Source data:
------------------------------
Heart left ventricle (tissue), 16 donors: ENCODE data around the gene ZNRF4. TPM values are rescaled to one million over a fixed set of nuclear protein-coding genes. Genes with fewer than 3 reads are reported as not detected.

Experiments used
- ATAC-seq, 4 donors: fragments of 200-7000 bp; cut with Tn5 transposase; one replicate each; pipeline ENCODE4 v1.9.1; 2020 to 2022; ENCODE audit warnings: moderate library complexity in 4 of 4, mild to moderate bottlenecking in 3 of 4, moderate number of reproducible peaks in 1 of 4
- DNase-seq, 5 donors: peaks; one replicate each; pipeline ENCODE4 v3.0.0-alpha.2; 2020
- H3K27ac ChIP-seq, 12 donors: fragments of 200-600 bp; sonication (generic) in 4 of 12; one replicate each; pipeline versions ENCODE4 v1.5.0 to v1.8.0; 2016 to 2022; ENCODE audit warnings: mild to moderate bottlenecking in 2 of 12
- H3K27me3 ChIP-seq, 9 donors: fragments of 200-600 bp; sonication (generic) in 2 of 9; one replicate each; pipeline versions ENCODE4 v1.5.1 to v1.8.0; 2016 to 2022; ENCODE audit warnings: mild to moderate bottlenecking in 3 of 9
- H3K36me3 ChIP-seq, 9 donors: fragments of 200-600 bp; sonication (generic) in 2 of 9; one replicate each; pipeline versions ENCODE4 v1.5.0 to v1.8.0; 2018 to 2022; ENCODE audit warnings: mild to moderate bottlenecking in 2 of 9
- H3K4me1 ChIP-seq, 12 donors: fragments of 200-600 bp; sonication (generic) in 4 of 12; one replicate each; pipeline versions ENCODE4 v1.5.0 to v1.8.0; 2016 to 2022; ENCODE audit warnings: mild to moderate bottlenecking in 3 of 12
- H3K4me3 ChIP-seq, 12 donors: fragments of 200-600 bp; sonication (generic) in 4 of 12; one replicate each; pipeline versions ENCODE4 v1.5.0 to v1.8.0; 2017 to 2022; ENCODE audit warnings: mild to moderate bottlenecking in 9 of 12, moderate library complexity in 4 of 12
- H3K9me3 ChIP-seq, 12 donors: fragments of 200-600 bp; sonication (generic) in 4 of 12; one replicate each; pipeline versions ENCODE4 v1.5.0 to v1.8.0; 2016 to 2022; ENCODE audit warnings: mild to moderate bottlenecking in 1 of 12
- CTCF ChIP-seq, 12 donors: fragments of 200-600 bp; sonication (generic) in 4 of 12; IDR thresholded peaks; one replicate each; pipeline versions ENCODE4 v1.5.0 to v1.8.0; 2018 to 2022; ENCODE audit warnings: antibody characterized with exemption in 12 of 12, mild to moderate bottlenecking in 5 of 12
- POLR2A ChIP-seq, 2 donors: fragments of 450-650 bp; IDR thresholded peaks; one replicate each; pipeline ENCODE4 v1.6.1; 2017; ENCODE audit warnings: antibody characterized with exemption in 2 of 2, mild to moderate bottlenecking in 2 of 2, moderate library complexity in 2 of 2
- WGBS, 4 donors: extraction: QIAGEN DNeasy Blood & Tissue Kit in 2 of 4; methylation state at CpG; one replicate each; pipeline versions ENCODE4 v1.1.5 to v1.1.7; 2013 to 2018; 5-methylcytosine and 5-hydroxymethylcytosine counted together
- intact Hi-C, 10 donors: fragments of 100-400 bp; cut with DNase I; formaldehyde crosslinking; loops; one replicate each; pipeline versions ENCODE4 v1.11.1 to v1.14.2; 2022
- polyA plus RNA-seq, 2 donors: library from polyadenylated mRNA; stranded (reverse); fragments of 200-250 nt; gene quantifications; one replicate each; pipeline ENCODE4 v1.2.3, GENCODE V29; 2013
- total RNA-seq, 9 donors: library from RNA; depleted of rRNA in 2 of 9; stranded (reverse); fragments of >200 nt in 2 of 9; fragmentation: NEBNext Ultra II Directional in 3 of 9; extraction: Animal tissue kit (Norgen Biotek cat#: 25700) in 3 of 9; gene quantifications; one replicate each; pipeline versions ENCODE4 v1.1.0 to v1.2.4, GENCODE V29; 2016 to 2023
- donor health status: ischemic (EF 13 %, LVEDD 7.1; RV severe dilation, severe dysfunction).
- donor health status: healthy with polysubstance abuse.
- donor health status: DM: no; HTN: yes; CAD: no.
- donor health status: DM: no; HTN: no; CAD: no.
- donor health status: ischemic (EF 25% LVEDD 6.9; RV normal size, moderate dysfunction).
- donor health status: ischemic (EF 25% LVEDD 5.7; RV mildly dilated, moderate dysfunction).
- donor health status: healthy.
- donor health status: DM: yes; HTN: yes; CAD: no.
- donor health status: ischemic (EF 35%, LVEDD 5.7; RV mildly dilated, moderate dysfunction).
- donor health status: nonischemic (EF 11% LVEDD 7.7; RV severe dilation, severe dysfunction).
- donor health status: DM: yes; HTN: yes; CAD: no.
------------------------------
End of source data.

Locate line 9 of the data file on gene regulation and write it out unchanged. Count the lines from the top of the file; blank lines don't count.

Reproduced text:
- H3K4me3 ChIP-seq, 12 donors: fragments of 200-600 bp; sonication (generic) in 4 of 12; one replicate each; pipeline versions ENCODE4 v1.5.0 to v1.8.0; 2017 to 2022; ENCODE audit warnings: mild to moderate bottlenecking in 9 of 12, moderate library complexity in 4 of 12